This course will survey the major works of the most important writer of the English Middle Ages, as well as the vast history of Chaucerian scholarship and criticism. Each generation of scholars creates multiple alternative "Chaucers." We have genial Chaucer, feminist Chaucer, misogynist Chaucer, radical Chaucer, conservative Chaucer, postmodern Chaucer, and even eco-Chaucer to name just a few. We will consider which of these alternative Chaucers we find most convincing, or we might have to create our own.


EH 572: MODERN AMERICAN FICTION | Raczkowski
R 6:00 - 8:30

The modernist novel in America was never singular, but took on a number of forms ranging from the experimental or “high” modernism of Gertrude Stein; to the popular modernism of James M. Cain’s hardboiled crime novels; to the Harlem Renaissance modernism of Nella Larsen or Claude McKay. As a study of modernist fiction in America, the goal of this class will be to introduce students to some of these different modernisms while keeping an eye on the competing aesthetic and political arguments that modernist writers structured implicitly in their fiction and explicitly in their manifestoes, reviews and literary criticism.


EH 589: THE ART OF THE ESSAY | Poole
T 6 - 8:30

In this course we will read contemporary essays as writers, experimenting with writing assignments along the way as we explore this multi-faceted, ever-expanding genre of creative writing. We will work in several modalities of the creative-essay, including the memoir essay, the lyric essay, and the immersive (gonzo!) quasi-journalist essay. We will workshop each other’s essays and share our exercises, taking risks, and ultimately seeking to find our voices as truth tellers. At the end of class, we will assemble a portfolio of revised essays.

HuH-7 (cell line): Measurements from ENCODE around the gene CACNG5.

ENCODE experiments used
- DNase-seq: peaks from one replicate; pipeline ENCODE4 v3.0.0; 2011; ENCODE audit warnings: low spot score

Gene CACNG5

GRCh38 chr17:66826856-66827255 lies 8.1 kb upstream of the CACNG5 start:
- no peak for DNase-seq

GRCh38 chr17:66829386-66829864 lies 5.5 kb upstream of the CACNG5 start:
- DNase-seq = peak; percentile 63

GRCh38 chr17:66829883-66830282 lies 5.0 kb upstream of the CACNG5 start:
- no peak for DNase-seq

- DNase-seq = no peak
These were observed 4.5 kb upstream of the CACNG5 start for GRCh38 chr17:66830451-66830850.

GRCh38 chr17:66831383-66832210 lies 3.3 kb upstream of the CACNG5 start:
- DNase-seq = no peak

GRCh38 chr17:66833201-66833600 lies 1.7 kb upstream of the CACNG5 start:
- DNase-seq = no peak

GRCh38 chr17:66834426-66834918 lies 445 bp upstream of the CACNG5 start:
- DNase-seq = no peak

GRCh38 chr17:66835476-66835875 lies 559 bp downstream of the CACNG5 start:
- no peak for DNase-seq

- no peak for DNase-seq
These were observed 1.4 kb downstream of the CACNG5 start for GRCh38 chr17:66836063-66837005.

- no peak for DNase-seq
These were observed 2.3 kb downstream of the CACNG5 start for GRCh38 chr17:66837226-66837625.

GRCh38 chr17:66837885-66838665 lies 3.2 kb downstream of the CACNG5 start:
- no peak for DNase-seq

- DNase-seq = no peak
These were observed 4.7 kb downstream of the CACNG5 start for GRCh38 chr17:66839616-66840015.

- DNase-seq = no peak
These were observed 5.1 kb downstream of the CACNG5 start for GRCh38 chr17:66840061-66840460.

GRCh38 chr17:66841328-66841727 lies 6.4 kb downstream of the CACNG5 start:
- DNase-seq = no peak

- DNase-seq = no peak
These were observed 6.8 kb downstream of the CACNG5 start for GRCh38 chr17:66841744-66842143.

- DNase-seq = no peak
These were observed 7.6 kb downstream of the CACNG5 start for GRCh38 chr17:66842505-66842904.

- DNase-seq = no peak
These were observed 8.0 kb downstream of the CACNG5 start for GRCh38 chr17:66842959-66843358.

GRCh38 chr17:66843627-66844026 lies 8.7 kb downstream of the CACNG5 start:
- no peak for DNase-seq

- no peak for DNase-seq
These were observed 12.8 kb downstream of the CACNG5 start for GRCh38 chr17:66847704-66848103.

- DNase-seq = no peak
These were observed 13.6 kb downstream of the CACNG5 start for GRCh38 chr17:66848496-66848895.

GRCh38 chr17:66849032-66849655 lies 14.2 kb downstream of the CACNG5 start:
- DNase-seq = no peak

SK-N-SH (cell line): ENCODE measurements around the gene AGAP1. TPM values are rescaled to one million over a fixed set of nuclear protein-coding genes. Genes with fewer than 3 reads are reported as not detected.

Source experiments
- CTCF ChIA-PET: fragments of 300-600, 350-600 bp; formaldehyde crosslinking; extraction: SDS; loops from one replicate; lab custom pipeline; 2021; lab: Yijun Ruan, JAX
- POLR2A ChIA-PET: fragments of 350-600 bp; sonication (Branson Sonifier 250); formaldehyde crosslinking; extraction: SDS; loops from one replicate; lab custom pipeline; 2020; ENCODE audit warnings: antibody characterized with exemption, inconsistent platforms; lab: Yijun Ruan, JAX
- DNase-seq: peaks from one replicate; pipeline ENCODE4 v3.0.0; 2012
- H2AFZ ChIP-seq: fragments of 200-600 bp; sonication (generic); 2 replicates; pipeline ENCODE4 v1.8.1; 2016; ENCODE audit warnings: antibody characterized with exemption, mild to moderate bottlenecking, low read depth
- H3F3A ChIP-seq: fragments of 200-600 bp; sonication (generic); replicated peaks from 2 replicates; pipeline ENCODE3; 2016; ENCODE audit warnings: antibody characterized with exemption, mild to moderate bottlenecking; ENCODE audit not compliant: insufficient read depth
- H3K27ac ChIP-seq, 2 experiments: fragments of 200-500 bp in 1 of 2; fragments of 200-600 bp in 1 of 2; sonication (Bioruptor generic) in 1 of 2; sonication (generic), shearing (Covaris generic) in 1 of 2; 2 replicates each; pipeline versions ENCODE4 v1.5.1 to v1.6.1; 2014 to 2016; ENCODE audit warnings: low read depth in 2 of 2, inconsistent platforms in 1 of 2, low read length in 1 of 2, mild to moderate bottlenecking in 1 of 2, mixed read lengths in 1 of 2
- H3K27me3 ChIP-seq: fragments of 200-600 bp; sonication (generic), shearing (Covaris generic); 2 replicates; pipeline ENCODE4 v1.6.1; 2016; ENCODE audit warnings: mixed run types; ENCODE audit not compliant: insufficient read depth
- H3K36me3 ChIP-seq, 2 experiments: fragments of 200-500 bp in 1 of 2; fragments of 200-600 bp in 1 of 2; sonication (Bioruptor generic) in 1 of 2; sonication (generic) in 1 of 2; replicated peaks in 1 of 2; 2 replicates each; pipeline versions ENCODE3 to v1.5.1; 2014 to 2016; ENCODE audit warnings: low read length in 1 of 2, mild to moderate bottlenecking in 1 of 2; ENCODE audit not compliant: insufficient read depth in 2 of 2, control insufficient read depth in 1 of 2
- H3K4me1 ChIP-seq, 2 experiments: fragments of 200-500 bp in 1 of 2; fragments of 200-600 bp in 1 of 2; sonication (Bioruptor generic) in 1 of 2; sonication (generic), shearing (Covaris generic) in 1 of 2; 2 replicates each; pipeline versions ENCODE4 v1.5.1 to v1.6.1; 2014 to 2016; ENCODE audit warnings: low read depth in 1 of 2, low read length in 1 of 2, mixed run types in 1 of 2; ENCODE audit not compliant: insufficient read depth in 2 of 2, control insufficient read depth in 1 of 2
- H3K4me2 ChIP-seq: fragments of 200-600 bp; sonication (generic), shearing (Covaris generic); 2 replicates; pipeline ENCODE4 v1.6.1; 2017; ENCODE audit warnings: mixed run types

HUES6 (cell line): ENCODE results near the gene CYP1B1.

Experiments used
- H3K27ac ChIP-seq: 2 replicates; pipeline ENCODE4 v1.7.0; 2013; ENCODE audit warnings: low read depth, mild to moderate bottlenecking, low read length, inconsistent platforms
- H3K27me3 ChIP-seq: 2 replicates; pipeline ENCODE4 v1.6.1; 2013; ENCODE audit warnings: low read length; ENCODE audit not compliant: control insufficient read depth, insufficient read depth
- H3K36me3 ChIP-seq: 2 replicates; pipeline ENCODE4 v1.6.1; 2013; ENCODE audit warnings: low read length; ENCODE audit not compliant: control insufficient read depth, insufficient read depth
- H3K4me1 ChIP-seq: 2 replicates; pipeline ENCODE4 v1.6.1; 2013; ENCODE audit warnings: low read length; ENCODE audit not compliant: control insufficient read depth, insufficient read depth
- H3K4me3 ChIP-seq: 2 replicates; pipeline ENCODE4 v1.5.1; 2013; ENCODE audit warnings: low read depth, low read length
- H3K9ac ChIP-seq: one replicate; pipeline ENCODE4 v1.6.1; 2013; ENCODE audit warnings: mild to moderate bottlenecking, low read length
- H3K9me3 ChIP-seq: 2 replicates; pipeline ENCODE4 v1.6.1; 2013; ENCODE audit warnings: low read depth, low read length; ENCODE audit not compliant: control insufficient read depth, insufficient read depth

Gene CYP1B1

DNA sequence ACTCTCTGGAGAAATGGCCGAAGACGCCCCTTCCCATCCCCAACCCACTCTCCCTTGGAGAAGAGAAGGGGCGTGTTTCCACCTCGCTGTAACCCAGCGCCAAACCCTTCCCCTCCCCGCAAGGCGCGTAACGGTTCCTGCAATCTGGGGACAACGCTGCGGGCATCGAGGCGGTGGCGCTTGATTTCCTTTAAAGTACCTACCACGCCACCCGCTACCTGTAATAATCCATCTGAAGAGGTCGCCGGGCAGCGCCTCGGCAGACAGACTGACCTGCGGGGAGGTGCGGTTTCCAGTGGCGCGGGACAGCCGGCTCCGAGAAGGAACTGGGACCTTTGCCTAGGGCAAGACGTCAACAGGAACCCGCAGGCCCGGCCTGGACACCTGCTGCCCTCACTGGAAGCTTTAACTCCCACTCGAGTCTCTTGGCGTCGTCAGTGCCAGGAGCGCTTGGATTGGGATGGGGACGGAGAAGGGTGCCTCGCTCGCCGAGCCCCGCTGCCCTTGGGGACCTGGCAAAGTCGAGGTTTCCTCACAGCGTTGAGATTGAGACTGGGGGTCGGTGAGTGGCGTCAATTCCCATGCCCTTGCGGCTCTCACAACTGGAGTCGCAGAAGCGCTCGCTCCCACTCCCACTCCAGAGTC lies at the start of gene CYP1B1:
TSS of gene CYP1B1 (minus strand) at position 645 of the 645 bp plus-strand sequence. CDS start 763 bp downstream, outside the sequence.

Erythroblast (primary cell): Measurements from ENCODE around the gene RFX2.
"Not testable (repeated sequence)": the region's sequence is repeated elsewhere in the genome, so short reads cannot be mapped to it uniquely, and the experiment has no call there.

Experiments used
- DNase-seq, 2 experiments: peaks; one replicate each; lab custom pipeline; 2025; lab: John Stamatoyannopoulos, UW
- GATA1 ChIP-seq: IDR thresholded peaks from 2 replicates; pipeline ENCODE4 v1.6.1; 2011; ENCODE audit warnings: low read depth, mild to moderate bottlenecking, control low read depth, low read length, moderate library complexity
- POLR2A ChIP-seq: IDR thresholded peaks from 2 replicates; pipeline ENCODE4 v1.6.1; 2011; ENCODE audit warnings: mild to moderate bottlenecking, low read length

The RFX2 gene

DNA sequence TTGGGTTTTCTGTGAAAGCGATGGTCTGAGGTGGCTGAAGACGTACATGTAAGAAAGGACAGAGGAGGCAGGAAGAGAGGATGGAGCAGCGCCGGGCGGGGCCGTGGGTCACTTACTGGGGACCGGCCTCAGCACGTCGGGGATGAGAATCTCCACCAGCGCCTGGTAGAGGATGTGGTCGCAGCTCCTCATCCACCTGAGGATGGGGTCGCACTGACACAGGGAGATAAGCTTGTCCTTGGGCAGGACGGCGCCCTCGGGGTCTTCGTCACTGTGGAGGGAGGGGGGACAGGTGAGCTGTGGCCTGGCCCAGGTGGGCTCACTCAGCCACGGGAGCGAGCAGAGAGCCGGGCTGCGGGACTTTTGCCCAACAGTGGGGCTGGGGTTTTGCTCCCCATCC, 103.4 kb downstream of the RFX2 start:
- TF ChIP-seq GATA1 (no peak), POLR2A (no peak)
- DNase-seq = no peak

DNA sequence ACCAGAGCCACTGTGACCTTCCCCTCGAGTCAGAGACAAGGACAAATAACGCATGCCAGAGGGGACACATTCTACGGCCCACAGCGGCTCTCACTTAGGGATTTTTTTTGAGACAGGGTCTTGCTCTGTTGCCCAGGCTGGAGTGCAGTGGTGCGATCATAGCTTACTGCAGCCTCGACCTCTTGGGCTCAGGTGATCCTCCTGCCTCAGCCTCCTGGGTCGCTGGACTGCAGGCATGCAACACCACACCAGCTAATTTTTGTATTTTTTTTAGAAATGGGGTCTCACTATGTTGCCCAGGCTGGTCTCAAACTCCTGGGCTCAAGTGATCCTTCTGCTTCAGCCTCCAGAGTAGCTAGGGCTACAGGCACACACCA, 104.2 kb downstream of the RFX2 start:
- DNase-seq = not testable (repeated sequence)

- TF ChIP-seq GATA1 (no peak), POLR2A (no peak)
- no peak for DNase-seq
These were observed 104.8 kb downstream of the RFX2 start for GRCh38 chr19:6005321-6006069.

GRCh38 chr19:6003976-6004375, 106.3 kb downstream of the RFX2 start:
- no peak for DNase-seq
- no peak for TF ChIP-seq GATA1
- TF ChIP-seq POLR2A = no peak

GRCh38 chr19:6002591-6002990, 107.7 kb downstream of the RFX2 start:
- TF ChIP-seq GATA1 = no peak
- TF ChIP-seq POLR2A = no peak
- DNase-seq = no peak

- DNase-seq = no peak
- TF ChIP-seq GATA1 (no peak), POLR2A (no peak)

EH 590: CONTEMPORARY BLACK FICTION | Vrana
MWF 3:35 - 4:25

This course will examine post-1965 African American novelists’ representations of enslavement and other key events in distant and recent black history, with focus on how authors respond to the present by writing about race, gender, and politics in America’s past. We will discuss both realistic and imaginative or speculative depictions of the past. Texts may include: Beloved (Toni Morrison), The Chaneysville Incident (David Bradley), Leaving Atlanta (Tayari Jones), The Underground Railroad (Colson Whitehead), and Kindred (Octavia Butler).


EH 591: CRAFTING YOUR ECOSYSTEM | Pence
R 6:00 - 8:30

What happens when the environment is more than a setting but a subject of one's work — be it in a sci-fi story or ruminative personal essay? In this graduate class, we will explore how to create a nuanced environment in one's poetry, nonfiction, and fiction. Some questions we will address include how have we invented nature, both in our lives and in our creative work? What tools can writers use to convey the history of the land? And how can writers communicate natural or man-made disasters to a variety of readers?


EH 599: THESIS HOURS

Please see Dr. Harrington if you would like to register for thesis hours and have not already discussed your committee, graduation requirements, etc.


 

A full listing of all courses in the departmental catalog is available via the University Bulletin.  For a listing of courses offered in a given semester, please visit PAWS.  Enter the catalog term you wish to search and select "English" as the subject on the page that follows.